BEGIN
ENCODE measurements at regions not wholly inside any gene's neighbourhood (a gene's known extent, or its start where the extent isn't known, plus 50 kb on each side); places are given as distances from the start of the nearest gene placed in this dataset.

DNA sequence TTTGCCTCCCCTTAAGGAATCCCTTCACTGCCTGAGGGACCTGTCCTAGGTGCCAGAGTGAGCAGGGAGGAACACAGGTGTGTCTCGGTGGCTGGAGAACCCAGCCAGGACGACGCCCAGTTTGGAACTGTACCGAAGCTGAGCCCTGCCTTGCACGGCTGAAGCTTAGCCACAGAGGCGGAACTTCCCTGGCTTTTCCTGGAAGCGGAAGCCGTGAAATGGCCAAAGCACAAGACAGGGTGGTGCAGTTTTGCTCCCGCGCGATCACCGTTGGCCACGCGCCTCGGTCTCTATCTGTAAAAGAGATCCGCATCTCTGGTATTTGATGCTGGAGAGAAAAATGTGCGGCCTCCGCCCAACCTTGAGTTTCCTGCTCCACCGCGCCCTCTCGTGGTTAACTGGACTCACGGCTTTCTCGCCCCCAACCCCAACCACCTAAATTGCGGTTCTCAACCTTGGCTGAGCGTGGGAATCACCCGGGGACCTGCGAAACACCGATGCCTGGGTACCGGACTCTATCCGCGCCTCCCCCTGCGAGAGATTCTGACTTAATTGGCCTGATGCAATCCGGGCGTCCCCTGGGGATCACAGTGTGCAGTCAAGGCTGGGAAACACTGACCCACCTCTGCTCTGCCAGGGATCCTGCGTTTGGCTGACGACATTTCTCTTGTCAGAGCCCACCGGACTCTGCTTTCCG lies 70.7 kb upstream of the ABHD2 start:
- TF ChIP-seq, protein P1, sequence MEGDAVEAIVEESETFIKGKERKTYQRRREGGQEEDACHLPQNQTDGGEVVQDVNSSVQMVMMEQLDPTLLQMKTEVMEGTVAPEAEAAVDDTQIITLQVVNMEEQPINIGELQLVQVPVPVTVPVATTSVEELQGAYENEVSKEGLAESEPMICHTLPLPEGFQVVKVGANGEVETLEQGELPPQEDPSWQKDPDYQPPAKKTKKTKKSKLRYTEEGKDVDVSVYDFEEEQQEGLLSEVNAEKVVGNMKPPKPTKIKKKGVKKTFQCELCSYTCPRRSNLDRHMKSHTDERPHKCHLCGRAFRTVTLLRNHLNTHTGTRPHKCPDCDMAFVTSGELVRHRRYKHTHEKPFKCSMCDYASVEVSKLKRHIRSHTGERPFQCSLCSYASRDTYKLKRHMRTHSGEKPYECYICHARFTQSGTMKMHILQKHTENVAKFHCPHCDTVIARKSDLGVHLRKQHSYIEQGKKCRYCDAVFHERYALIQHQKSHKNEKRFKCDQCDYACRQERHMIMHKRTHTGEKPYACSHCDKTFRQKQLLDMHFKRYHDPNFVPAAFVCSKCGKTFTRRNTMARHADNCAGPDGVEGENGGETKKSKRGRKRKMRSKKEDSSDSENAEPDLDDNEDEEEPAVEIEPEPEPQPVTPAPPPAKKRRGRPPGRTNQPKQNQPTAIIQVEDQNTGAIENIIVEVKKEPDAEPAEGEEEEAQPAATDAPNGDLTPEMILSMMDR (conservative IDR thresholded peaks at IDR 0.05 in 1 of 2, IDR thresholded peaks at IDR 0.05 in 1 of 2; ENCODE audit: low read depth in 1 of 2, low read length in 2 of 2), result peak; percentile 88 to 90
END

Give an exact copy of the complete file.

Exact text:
ENCODE measurements at regions not wholly inside any gene's neighbourhood (a gene's known extent, or its start where the extent isn't known, plus 50 kb on each side); places are given as distances from the start of the nearest gene placed in this dataset.

DNA sequence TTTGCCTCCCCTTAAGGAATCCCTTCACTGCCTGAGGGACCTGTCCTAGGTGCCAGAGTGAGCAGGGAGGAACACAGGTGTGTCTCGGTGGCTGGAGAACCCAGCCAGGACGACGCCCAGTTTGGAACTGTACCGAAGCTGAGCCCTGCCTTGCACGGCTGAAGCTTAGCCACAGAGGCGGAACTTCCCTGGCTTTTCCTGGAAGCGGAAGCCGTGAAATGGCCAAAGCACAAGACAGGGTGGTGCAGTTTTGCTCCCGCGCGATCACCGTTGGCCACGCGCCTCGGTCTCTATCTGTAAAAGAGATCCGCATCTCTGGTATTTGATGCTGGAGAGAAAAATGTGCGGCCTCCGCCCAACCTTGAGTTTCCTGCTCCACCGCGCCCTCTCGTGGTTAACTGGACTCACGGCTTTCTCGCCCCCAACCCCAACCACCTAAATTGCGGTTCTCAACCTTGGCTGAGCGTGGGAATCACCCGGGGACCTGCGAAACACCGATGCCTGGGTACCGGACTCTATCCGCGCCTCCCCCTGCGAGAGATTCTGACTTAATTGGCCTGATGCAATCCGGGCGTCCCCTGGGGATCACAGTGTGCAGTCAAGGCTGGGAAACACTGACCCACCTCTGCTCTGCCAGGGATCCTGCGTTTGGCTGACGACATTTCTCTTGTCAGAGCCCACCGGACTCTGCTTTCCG lies 70.7 kb upstream of the ABHD2 start:
- TF ChIP-seq, protein P1, sequence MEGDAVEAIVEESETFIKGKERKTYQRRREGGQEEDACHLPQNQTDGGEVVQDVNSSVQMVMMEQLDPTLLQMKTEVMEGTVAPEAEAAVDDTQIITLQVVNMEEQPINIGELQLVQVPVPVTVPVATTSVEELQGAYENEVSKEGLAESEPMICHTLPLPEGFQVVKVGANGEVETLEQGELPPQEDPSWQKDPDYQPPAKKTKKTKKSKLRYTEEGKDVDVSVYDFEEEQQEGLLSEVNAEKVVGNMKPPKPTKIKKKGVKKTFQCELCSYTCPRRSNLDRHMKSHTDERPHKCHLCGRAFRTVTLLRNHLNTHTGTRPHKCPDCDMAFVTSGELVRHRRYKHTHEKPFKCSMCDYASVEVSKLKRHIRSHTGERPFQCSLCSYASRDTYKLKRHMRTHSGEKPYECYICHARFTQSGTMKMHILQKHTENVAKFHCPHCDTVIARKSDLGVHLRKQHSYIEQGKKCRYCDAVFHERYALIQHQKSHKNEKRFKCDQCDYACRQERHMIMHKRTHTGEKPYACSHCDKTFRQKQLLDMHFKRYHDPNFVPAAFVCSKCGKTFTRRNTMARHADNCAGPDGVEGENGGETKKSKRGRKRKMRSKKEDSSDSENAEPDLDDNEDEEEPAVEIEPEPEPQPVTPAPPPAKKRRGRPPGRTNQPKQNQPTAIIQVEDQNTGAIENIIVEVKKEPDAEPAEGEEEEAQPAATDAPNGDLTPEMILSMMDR (conservative IDR thresholded peaks at IDR 0.05 in 1 of 2, IDR thresholded peaks at IDR 0.05 in 1 of 2; ENCODE audit: low read depth in 1 of 2, low read length in 2 of 2), result peak; percentile 88 to 90